Born into a family originally from Pleyben, in Finistère in Brittany, Octave Penguilly L’Haridon enrolled at the Ecole Polytechnique in 1831. He rapidly combined his military career with training as an artist under the painter Charlet, without abandoning his duties as an officer and went on to become Director of the Musée de l’Artillerie in 1854. The painter exhibited works at the Salon from 1835 to 1870. Although he enjoyed portraying historical subjects in armour, both on canvas and in illustration, he is known today above all as one of the first and most original champions of the Breton landscape.

This originality earned him the admiration of Baudelaire in his reviews of the Salon, an enthusiasm which was shared by Théophile Gautier: “Far from paths trod by man, along deserted bays, and in creeks known only to seagulls and kittiwakes, he [Octave Penguilly L’Haridon] goes in search of rocks with strange and monstrous shapes, bizarrely jagged horizons, blue-green and cerulean seas. With the exactitude of a daguerreotype, he reproduces these locations in a scrupulously realistic fashion. You might think they came from the moon or Mars, they are so different from the sights one is accustomed to" (Abécédaire for the Salon of 1861, p 305).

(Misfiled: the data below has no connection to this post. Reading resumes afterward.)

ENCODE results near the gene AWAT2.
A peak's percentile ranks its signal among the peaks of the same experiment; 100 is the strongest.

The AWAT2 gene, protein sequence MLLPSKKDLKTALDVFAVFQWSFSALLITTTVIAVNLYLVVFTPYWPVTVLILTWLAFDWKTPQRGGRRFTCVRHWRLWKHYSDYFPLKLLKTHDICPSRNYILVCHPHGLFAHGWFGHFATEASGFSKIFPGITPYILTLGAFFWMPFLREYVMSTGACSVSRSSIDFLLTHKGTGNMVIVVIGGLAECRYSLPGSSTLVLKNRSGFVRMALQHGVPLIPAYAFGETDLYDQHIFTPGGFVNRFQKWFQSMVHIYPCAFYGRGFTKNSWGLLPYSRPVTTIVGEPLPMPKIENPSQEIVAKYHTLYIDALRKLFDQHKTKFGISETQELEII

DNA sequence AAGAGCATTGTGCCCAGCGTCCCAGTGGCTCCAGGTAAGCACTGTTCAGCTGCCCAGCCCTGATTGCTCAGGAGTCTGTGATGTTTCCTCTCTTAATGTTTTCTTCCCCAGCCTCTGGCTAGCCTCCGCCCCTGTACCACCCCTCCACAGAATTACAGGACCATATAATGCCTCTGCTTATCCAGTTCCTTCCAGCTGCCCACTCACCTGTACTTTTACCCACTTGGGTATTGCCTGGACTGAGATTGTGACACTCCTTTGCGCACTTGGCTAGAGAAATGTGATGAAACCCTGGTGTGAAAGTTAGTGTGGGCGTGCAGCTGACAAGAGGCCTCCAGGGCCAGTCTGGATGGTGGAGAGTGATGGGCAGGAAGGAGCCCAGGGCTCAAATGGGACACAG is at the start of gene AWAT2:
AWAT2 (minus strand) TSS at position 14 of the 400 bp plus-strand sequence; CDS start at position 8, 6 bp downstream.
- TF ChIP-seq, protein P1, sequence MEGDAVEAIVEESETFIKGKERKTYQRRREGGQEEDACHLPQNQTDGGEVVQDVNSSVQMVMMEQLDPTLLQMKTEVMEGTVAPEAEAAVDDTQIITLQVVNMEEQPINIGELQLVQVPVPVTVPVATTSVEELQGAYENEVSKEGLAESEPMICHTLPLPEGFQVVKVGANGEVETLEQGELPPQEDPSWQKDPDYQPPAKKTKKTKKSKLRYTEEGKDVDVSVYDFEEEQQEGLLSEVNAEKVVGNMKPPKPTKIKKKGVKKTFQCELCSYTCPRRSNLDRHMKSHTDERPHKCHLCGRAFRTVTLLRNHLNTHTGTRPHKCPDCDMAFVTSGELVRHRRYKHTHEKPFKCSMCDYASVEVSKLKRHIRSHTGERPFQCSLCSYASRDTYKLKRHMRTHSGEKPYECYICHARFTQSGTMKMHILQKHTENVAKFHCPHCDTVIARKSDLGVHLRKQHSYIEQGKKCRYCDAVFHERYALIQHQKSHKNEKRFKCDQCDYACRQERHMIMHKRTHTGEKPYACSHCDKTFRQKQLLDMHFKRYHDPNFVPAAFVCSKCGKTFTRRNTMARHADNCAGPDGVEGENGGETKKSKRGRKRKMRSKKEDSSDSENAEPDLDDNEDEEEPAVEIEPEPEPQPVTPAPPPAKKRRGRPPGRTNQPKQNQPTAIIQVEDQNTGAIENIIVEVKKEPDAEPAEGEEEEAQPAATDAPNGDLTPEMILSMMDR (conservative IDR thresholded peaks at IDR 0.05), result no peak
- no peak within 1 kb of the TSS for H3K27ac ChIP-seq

With its rocky aspect and amazing composition containing a minimum amount of sky, this view of the Normandy coast at Belleville (Seine-Maritime) painted in 1868 is evocative of the almost fantastical world of the artist’s finest paintings. The marine landscape was presented at the Salon of 1869 (Côtes de Belleville, n° 1895) along with another variation on the theme of cliffs (The Spoonbills, n° 1894, acquired by the State and sent to the Musée des Beaux-Arts in La Rochelle) and is one of the last masterpieces by the artist, who died in 1870.

C. L.

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